And so, here we go on my lessons learned from 2014 as a Writer:

  1. Stay true to my dream. It became clear to me this past year, in order to reach my writing career goals I would have to take risks by Indie Publishing. Thus I became a Hybrid Author. I released two works of Indie fiction in 2014.
    1. Are they represented by a major literary agency? No.
    2. Were they picked up by one of the big houses? No.
    3. Am I pleased with them and proud of my accomplishments. Yes!
    4. Did creating in my art form make me happy? You bet!
  2. Life is like the weather. I can’t control it. The best I can do is prepare for the storms and hold on tight. Oh yeah. And have chocolate on hand
  3. Don’t be too quick to follow the crowd. If I must try new social media trends, make sure I’m actually getting something out of it. Don’t let it become just another time sucker. I’m talking about you, Facebook!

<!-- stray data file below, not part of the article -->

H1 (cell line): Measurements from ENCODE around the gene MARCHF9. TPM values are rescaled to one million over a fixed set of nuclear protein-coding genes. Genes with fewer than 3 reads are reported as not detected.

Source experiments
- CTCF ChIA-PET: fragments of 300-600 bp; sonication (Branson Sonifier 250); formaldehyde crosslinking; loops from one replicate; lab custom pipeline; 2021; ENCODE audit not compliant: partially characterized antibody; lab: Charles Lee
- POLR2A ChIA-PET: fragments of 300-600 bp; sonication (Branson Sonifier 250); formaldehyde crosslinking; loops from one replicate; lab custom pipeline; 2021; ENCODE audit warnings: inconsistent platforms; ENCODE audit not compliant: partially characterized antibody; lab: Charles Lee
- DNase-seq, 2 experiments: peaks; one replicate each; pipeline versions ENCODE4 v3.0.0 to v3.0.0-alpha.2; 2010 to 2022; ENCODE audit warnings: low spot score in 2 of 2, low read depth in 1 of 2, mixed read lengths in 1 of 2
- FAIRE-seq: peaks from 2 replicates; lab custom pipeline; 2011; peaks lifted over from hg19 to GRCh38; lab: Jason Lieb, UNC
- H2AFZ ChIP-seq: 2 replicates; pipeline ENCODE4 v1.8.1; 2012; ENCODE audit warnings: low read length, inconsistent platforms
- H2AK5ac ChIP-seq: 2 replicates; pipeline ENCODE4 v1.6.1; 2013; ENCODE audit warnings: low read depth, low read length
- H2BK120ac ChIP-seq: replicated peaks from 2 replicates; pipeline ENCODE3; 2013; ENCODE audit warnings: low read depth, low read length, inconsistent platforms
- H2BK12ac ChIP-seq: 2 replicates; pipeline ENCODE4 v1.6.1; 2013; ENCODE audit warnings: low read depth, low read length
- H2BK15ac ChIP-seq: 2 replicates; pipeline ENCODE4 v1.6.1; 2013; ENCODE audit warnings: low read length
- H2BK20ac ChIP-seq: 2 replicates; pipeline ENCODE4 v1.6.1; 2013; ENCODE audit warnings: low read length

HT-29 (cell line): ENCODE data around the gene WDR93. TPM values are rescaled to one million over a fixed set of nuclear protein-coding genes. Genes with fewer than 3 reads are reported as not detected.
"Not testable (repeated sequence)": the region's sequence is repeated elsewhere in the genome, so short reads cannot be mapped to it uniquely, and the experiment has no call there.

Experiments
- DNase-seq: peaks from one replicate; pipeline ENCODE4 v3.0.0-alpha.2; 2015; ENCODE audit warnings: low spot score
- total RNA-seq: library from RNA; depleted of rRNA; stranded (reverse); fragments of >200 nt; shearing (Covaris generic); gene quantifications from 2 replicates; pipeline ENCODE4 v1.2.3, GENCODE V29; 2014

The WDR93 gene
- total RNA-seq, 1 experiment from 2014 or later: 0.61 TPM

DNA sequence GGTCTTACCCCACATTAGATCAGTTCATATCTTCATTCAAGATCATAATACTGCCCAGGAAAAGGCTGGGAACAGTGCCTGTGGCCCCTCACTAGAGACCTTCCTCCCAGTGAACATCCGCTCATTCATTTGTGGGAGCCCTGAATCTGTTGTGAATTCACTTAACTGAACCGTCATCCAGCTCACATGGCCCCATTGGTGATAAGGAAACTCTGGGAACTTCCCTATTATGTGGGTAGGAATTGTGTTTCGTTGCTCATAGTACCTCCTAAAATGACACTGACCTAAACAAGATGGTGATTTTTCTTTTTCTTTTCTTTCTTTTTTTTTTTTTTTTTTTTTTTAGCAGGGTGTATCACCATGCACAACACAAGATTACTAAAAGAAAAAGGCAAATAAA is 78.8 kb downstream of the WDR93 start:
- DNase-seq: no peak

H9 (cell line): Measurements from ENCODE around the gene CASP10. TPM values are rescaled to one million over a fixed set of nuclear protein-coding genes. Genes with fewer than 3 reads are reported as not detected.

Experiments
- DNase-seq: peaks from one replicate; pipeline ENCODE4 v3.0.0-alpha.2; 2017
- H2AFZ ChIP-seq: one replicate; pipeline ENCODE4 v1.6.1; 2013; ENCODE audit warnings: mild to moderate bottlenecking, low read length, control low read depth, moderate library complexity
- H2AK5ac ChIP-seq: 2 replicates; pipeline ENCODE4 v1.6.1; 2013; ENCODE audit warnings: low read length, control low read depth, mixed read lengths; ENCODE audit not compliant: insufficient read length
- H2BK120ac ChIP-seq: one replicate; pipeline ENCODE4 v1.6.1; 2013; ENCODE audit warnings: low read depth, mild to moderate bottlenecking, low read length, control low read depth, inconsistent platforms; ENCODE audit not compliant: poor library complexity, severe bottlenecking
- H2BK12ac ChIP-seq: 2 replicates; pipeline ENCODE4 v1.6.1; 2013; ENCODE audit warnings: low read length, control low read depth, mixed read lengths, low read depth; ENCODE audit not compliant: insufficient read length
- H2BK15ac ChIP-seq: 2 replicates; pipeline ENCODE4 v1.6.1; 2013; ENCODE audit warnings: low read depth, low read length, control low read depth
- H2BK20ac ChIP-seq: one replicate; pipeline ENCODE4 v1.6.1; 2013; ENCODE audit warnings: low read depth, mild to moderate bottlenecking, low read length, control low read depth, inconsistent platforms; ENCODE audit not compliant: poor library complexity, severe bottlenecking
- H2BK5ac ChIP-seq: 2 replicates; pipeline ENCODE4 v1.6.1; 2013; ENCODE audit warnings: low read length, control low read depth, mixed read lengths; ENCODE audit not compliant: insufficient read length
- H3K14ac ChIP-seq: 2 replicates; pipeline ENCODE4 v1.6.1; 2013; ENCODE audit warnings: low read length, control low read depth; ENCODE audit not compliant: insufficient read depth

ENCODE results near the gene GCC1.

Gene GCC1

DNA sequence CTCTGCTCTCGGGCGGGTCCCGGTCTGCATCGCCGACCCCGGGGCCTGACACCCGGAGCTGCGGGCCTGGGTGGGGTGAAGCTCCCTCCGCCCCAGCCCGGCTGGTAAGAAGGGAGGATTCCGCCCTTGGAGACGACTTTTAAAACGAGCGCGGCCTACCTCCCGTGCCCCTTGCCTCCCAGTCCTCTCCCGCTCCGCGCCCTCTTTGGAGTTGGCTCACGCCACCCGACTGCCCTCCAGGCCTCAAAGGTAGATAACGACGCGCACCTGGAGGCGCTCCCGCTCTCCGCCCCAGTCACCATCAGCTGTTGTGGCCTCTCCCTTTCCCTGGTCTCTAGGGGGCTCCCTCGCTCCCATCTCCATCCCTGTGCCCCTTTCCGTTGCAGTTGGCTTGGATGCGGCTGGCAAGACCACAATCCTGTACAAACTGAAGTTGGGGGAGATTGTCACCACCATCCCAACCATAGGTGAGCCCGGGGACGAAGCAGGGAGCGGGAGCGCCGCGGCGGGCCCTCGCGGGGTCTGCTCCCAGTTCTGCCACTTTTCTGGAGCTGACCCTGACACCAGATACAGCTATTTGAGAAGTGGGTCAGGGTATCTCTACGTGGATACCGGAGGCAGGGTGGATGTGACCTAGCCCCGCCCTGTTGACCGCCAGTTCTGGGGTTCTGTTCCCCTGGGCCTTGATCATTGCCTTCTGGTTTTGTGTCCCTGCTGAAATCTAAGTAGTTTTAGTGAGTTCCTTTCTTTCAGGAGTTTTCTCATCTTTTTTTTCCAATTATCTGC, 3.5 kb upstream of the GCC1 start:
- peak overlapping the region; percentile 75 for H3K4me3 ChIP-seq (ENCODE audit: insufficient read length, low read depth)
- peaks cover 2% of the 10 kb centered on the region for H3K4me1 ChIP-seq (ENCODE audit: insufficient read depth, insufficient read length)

4. I remembered why I write. It isn’t for the fame. It isn’t for the hope of a fat royalty check. It isn’t for the ego strokes either. I write…scratch that. I tell stories, because that’s what storytellers do. I and others like me have been sharing our imaginations since the beginning. We tell our stories, because the world has, does and always will need to hear them.

These are the lessons I’ve learned from 2014. I’m going to carry them to the next year with me to draw strength from and use for my next new thing. Anything else I can’t use stays in the past. Don’t drag negatives with you. Start fresh from a positive foundation. Each project/ year/ relationship is different. Embrace the difference and enjoy the ride.